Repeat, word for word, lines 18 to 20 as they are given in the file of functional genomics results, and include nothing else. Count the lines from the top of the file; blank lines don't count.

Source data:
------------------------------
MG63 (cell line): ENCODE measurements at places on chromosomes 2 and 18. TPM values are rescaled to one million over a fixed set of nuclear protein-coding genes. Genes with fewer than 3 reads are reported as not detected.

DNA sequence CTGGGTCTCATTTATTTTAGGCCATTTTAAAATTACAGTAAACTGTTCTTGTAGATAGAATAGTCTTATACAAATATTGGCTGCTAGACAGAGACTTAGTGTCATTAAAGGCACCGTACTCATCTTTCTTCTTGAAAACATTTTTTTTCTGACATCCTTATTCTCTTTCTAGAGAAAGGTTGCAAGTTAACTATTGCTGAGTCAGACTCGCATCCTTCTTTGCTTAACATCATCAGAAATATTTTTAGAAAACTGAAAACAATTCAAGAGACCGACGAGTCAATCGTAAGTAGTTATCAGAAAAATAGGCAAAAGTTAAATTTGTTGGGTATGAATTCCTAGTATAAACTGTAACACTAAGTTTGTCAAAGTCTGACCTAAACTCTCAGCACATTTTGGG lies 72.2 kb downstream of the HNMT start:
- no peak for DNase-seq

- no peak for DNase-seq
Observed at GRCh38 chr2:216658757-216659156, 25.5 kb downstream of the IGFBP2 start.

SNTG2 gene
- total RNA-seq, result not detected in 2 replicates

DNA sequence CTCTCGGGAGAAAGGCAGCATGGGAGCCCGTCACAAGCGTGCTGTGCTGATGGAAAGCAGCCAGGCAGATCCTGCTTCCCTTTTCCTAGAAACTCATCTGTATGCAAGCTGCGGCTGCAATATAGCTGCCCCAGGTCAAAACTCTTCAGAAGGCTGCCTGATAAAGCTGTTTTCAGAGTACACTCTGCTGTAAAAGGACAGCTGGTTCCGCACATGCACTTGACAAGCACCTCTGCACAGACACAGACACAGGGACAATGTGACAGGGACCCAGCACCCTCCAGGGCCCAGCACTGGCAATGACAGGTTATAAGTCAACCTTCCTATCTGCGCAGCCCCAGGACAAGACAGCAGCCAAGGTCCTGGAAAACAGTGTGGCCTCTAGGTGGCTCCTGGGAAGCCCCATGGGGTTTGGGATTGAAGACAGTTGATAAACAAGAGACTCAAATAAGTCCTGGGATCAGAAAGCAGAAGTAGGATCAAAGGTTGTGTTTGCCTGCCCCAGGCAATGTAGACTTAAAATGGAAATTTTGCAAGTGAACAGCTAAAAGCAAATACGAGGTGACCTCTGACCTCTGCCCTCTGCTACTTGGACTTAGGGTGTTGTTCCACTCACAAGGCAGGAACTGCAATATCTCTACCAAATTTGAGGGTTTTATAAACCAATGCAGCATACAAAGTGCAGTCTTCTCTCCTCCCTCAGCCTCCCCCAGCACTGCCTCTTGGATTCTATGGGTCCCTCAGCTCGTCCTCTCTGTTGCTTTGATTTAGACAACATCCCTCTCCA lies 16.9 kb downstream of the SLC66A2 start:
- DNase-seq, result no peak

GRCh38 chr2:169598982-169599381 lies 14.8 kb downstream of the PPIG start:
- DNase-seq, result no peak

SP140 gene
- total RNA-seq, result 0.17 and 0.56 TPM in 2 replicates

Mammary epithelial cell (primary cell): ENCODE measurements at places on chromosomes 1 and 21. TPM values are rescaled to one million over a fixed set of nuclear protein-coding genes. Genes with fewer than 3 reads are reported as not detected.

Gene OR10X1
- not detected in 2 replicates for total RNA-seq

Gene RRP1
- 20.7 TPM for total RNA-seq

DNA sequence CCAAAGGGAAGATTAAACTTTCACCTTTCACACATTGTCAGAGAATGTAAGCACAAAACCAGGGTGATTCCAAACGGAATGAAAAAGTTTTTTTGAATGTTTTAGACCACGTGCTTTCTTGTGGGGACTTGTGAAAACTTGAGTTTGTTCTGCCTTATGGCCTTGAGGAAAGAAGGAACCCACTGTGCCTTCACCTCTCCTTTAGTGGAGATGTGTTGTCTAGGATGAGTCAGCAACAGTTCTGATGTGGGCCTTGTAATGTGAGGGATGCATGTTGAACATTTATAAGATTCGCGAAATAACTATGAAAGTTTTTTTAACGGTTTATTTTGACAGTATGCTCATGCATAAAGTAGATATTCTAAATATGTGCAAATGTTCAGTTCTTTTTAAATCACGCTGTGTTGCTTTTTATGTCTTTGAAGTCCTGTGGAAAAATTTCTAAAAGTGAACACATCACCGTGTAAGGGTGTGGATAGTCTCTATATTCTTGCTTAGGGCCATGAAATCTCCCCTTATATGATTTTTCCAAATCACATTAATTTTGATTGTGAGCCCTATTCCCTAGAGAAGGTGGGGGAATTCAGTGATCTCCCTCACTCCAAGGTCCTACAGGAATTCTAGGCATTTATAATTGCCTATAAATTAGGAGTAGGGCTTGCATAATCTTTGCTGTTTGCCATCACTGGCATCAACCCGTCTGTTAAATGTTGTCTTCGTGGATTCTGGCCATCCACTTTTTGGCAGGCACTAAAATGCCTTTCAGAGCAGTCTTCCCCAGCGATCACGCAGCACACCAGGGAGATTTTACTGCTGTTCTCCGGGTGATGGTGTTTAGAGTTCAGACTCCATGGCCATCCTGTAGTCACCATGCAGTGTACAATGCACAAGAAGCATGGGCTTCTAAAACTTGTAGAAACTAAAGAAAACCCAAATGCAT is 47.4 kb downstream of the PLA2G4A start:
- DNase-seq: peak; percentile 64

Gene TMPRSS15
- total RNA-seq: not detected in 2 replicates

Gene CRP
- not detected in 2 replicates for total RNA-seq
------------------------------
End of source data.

- 20.7 TPM for total RNA-seq

DNA sequence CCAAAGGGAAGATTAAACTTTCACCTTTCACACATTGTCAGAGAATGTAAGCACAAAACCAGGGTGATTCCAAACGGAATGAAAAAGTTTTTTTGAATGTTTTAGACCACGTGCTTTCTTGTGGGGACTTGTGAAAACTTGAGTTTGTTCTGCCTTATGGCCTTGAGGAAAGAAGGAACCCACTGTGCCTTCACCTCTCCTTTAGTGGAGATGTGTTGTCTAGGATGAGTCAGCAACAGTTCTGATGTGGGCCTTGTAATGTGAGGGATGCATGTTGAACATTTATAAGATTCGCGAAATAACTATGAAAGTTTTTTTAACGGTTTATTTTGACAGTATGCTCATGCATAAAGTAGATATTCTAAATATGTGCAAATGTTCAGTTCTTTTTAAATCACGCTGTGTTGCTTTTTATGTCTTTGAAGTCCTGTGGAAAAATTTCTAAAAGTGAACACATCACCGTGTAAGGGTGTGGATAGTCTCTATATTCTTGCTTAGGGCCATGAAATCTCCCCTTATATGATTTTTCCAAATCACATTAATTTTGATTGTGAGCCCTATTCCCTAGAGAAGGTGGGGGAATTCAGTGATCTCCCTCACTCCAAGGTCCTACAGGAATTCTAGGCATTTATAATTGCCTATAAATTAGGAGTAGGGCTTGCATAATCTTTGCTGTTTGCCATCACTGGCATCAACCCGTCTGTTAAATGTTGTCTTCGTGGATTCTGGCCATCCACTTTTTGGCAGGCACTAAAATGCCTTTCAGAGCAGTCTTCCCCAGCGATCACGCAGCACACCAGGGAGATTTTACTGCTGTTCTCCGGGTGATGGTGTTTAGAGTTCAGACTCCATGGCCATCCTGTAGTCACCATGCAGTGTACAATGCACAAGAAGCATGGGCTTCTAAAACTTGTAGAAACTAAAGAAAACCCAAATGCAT is 47.4 kb downstream of the PLA2G4A start:
- DNase-seq: peak; percentile 64